One of the most important things to consider when you are first starting to run is what shoes you are wearing. Shoes can make a huge difference in injury prevention, performance, and enjoyment of running. This is not the time to pull out those ratty old gym shoes from high school P.E. Shoes are one important investment you need to make when you become a runner.

There are so many choices out there when it comes to running shoes and you will not find out what works for you unless you test them out. Finding a local running store can make all the difference in finding the perfect pair of shoes! Yes, you can often find many of the same shoes at big brand sporting good stores, but the difference is in the knowledge of the employees. Most employees at running stores know how to perfectly fit you to the right shoe based on your weight/height and how you run. They are also knowledgeable about the shoes themselves and how each feature may or may not work for you. Running stores will also have you test the shoe on a track or treadmill before deciding what shoe is for you.

You can be prepared when going in to buy new running shoes by understanding some of the basic terms and features of running shoes:

Heel Drop
This is the difference between the height of the heel to the height of the toe. Heel drop shoes, or minimalist shoes, are pretty popular right now because they can help avoid heel striking (landing on the heel of your foot instead of landing mid foot). Traditional running shoes can have anywhere from a 12-15mm difference in your heel from your toes. The newer minimalist shoes have anywhere from a 4-10mm difference, and 0 drop shoes are neutral, meaning there is little to no difference between the height of the heel and the height of the toes (usually a 0-4mm difference). If you have never tried minimalist or zero drop shoes, you will want to transition into them slowly to be sure you do not injure yourself since they force you to run differently.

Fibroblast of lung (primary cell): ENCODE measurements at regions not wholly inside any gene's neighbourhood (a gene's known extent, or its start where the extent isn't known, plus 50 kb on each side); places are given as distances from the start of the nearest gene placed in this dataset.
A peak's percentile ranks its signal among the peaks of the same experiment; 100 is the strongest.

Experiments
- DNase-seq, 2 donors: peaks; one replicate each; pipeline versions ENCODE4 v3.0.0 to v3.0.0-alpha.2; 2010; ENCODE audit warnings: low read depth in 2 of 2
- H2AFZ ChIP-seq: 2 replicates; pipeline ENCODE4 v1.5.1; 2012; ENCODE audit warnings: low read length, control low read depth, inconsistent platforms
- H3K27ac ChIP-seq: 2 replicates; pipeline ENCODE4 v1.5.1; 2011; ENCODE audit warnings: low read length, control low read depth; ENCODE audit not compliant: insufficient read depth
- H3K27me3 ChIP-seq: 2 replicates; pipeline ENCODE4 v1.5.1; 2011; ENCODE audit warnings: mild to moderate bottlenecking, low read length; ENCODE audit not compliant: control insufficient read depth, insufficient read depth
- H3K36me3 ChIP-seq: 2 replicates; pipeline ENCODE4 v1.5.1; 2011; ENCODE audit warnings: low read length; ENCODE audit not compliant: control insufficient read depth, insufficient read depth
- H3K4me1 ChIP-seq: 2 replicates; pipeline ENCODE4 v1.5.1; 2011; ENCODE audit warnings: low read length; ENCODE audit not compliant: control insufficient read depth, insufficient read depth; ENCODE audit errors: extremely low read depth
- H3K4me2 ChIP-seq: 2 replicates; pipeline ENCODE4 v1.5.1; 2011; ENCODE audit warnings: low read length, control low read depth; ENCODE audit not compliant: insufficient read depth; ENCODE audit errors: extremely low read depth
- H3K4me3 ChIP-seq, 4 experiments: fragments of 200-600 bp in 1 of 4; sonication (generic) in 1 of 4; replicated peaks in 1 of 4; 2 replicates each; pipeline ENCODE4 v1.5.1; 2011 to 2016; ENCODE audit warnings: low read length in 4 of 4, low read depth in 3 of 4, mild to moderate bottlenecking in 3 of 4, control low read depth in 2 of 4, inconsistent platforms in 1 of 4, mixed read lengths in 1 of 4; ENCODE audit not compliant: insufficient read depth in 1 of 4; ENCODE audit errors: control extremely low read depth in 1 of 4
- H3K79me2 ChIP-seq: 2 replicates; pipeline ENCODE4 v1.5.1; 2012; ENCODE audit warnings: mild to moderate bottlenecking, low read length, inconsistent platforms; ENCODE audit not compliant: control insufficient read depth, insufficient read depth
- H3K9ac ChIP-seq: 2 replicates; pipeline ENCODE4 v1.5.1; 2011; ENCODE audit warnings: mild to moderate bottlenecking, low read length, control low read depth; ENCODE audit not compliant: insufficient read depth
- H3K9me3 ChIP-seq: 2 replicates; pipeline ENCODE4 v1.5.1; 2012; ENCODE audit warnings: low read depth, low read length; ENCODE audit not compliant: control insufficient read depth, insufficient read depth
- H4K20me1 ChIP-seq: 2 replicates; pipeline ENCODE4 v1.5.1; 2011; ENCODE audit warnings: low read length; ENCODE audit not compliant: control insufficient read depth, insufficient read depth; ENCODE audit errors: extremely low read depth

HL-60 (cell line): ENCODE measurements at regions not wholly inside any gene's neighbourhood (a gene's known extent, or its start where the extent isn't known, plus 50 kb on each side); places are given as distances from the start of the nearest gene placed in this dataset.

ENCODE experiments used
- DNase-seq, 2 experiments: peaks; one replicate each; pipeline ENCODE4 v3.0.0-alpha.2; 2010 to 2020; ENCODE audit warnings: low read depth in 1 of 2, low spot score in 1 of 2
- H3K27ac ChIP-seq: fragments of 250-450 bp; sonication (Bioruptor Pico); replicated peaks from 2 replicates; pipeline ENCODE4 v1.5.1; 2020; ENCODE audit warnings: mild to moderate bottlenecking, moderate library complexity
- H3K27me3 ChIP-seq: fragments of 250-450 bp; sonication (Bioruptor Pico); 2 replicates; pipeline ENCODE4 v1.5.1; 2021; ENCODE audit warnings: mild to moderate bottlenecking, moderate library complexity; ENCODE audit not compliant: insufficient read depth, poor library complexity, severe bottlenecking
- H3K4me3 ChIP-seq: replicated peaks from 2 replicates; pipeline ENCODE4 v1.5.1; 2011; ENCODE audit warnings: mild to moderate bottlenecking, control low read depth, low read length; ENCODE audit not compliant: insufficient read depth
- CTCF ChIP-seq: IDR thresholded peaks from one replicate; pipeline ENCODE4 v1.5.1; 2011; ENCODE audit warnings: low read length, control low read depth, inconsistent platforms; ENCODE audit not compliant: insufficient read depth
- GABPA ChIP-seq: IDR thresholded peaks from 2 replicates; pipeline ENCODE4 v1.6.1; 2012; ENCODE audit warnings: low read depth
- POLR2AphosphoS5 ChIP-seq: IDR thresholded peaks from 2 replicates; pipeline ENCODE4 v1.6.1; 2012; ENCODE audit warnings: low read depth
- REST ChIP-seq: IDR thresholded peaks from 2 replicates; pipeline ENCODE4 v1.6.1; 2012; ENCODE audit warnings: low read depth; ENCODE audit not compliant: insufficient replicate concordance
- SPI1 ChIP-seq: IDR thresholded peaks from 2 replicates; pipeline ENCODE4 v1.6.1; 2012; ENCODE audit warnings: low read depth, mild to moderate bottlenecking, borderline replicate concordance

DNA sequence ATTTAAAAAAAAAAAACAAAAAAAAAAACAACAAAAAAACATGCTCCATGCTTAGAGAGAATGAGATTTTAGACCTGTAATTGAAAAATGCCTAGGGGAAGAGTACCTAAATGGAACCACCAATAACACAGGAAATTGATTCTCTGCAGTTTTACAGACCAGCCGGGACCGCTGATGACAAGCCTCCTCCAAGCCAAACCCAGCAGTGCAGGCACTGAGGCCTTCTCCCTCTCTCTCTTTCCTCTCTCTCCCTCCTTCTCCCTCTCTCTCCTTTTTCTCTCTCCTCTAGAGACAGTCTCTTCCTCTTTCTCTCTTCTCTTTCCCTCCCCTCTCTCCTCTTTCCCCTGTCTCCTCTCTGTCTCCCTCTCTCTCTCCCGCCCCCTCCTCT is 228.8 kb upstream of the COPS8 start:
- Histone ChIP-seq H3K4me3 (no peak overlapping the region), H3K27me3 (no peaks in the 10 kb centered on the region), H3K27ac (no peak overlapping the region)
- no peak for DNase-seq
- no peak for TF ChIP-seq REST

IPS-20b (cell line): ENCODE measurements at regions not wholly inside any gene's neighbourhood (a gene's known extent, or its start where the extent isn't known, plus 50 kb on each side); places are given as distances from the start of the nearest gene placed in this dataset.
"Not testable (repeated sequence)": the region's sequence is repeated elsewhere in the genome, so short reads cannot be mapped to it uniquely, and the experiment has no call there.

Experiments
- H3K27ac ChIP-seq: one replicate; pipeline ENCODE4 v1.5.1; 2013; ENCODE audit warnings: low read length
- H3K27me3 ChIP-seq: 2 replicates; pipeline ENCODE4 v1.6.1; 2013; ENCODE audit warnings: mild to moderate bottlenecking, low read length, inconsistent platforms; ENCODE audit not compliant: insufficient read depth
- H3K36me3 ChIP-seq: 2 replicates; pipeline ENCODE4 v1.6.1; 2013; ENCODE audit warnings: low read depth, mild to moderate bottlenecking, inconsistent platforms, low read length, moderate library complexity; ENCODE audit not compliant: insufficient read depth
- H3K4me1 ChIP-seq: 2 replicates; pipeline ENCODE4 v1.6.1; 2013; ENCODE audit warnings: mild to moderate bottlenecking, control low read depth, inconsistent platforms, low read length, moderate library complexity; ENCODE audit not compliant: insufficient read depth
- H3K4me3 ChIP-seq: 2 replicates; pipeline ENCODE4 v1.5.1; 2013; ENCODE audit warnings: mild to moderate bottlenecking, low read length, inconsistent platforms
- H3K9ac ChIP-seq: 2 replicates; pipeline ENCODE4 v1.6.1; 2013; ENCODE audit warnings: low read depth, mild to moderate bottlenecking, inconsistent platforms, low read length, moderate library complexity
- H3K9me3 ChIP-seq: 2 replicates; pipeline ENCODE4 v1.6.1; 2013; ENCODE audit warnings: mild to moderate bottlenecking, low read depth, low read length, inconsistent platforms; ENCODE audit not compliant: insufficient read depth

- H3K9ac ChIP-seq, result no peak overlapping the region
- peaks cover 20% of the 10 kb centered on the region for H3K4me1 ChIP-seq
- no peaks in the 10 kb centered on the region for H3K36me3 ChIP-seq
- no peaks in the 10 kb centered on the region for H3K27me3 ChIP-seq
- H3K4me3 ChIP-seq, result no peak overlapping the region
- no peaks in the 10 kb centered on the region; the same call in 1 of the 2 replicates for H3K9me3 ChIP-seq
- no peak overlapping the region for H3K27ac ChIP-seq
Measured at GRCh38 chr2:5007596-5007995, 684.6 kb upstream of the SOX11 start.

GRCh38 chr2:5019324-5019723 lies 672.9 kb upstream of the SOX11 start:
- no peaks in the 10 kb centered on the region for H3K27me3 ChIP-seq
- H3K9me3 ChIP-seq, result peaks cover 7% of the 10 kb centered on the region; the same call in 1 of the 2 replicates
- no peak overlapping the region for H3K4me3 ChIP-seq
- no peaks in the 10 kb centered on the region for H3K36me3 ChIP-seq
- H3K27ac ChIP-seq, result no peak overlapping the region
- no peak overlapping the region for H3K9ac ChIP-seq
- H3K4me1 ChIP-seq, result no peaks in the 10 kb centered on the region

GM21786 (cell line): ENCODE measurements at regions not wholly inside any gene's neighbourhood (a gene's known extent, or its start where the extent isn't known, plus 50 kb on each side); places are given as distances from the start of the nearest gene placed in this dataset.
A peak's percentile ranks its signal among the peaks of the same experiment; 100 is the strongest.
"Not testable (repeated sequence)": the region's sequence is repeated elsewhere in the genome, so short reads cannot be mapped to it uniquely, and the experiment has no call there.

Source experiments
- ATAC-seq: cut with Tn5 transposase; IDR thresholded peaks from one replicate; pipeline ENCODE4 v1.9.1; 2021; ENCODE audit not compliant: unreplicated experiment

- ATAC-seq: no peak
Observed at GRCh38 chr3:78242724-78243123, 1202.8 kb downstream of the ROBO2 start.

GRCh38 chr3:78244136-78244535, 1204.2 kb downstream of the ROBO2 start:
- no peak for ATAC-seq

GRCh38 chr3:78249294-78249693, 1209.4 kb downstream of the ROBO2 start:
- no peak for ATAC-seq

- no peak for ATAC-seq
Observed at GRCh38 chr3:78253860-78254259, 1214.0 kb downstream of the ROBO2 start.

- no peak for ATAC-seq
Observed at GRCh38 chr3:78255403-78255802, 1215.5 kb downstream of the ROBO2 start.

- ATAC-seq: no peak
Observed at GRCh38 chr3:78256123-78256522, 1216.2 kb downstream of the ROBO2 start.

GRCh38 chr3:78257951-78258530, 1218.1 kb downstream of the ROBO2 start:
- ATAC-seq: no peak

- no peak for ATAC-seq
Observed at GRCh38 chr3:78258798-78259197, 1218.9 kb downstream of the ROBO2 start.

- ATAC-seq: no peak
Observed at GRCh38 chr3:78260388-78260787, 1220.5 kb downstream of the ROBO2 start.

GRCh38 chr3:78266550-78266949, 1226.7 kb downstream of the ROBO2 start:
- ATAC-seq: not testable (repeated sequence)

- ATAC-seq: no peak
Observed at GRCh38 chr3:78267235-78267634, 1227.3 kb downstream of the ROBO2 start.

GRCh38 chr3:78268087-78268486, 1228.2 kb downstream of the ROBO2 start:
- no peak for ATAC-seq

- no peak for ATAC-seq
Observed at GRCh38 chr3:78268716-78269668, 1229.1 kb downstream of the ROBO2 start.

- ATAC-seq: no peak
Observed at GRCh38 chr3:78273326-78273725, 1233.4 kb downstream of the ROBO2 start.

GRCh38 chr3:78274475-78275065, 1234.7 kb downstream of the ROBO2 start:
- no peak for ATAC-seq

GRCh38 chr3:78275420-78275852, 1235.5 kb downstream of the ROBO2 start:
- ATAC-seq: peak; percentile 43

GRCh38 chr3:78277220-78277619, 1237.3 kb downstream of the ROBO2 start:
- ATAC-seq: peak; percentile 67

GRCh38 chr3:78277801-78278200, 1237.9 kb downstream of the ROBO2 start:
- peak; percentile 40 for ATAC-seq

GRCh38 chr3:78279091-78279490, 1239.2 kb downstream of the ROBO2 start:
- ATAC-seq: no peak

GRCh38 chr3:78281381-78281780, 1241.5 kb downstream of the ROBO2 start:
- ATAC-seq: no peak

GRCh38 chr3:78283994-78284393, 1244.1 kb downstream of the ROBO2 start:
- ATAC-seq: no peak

Pronate vs. Supinate 
There are different shoes for runners that pronate, roll your feet in, and runners that supinate, or roll your feet out. If you are a pronator or a supinator (as opposed to being neutral), you will need a different type of stability in your shoes to run properly. There are also a lot of different types of shoes inserts to help with this also.

Toe Box
This is where your toes sit in the shoe and how it feels and how it is shaped will be different depending on the type of shoe you are wearing. You want to make sure you have a big enough toe box that your foot can sit flat and you can wiggle your toes. You should have a thumbnails size length between the end of the shoe and your longest toe. Your toes should not hit the top of the shoe.

Weight of Shoes
When you go into your local running store, pick up 5 pairs of shoes and feel the difference in how much they weigh. Some shoes weigh next to nothing while other shoes will be much heavier. If you are petite, there will be shoes that will be too heavy for you, whereas if you are more heavy set, light shoes may not give you the support you need.

There are a lot of different studies out there about what level of cushioning is best in running shoes to prevent injury. When trying on shoes, pay attention to the cushioning while you are testing the shoe to see what is the most comfortable for you. 

Life of the shoe
How long you have before you need to replace your running shoes is going to depend on the shoe itself, how much you are running, and how you run, but most running shoes need replaced every 300-500 miles. Replacing your shoes often is important in preventing running injuries.

Good running shoes will make a huge difference in helping you reach your running goals. Be open minded when you go to a running store and take your time testing out a lot of different options so you can find what works best for you!

Happy running!

**Don’t forget to enter our awesome giveaway sponsored by Great Harvest Bread Co! For details, visit our post hereGiveaway ends on Thursday, April 3rd and the winner will be announced Friday, April 4th**

Photo courtesy of Xans Eye Photography